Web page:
Experiencing Desert Life in Rajasthan
Dr. Mitra Satheesh comes from Kerala, a land that experiences a heavy monsoon, and hence uninterrupted water supply. Since her youth, she had always been fascinated about deserts and curious to know how people manage to live in places that face a scarcity of water. That is the reason the doctor planned a trip to Rajasthan. “I always believe that to see the real culture of a place, we have to visit the villages.”
The best part about her ten-day trip to the desert state was visiting Siyalon ki basti, a village near Jaisalmer. Staying with villagers and experiencing life in a desert was a learning experience for Satheesh. “Water is so scarce there that people have to depend on stored rainwater for the entire year. Each person uses a small mug of water in the morning. They don’t have toilets and they walk away from the village for defecating. They collect the water they have bathed in and give it to their cattle as drinking water. At night, they sleep outside in the open. They rarely lock their houses, but groundwater storage tanks are locked up.”
Satheesh also visited Udaipur, Jodhpur, Ajmer, Pushkar and Jaipur. But it was Jaisalmer that was the most memorable part of her trip. She explored the Sam Sand Dunes here, went for a camel safari and did some dune bashing. She even visited a nomad (banjara) camp in the desert. But it’s the village experience that still holds a special place in her heart.
Taking Pottery Lessons in Himachal
For most people, Himachal Pradesh’s Palampur serves as a gateway to Bir Billing, the paragliding capital of India. But then there are some who travel here for the quaint little artist village of Andretta, famous for its clay pottery the world over. Aakanksha Joshi is one of them. The Research Analyst visited Palampur for a three-day trip and what made it memorable was her visit to Andretta. “Creating something beautiful with a small lump of wet mud from your own hands is magical,” she says.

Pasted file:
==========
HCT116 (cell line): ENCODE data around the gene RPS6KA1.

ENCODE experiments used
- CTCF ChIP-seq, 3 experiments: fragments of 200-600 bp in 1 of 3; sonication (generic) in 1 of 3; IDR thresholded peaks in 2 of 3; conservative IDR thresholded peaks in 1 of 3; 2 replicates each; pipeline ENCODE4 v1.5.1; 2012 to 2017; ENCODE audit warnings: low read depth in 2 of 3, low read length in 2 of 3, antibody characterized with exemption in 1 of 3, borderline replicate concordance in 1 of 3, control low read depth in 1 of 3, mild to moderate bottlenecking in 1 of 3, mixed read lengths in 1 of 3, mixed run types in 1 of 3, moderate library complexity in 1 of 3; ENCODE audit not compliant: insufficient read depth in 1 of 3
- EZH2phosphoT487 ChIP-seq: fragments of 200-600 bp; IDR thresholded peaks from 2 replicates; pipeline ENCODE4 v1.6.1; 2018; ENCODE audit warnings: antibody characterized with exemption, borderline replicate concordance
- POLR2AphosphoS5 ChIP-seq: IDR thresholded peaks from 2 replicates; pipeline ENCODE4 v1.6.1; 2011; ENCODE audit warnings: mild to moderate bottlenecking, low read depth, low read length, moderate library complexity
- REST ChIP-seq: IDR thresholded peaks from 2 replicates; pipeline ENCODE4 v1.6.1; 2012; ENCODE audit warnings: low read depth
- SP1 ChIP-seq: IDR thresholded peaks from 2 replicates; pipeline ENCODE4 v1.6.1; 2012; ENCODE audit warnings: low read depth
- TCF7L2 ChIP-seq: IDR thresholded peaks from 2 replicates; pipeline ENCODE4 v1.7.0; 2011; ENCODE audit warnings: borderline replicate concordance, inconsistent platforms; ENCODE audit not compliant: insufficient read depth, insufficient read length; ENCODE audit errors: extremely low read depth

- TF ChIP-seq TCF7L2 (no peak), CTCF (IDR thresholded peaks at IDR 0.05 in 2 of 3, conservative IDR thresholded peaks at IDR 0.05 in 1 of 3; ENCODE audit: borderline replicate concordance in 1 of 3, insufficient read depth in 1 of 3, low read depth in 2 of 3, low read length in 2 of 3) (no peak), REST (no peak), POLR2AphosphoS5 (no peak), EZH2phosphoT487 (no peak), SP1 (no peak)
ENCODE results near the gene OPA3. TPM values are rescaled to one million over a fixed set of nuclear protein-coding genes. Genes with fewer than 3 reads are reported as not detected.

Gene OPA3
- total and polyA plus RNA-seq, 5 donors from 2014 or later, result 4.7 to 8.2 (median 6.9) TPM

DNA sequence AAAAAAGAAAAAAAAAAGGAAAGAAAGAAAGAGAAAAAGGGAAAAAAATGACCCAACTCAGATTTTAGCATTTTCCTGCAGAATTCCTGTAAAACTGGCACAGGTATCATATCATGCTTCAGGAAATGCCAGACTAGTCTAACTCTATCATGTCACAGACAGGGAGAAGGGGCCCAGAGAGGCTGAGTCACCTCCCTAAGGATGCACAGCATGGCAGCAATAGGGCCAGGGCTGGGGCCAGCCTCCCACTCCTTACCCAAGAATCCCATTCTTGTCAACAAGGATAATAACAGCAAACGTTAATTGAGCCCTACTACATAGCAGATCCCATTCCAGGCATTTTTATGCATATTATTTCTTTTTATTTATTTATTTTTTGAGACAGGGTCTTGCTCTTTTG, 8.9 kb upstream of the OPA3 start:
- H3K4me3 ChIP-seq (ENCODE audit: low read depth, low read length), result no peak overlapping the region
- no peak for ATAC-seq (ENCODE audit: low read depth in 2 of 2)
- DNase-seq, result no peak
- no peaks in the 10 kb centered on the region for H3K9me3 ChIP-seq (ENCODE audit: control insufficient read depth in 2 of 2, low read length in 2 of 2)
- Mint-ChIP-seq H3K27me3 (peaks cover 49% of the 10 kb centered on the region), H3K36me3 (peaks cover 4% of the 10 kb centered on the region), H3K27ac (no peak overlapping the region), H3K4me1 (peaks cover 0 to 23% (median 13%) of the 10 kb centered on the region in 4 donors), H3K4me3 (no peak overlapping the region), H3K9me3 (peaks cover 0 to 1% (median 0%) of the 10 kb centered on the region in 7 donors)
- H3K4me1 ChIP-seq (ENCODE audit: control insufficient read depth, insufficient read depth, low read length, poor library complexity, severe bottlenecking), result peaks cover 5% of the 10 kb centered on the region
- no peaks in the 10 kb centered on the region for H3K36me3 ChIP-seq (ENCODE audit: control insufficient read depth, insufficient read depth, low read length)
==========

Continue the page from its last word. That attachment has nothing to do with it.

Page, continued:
Known to have served as a home to renowned Irish theatre artist Norah Richards, Adretta looks right out of a postcard. It is also famous for being the home of Gurucharan Singh, the founder of Delhi Blue Pottery, who is credited for laying the foundation for studio pottery in India through the pottery unit he set up in Andretta. His son Manisimran Singh, along with artist Shubham Sankhyan, continue his legacy by offering courses for aspiring potters from around the world.
Joshi loves shopping and she says Palampur left her spoilt for choice, from woollen to wooden products, and iron utensils to fresh tea leaves from tea gardens.
The UNESCO World Heritage Site toy train journey that Joshi undertook from Palampur to Bir is another standout memory. “With stunning views of Himalayan ranges and deodar trees, it could easily be one of the best train journeys of my life.”
Paragliding in Bir was also a highlight. “The gorgeous Dhauladhar range to your right, lush green farms below and the vast blue sky above your head, for those few minutes you really are flying.”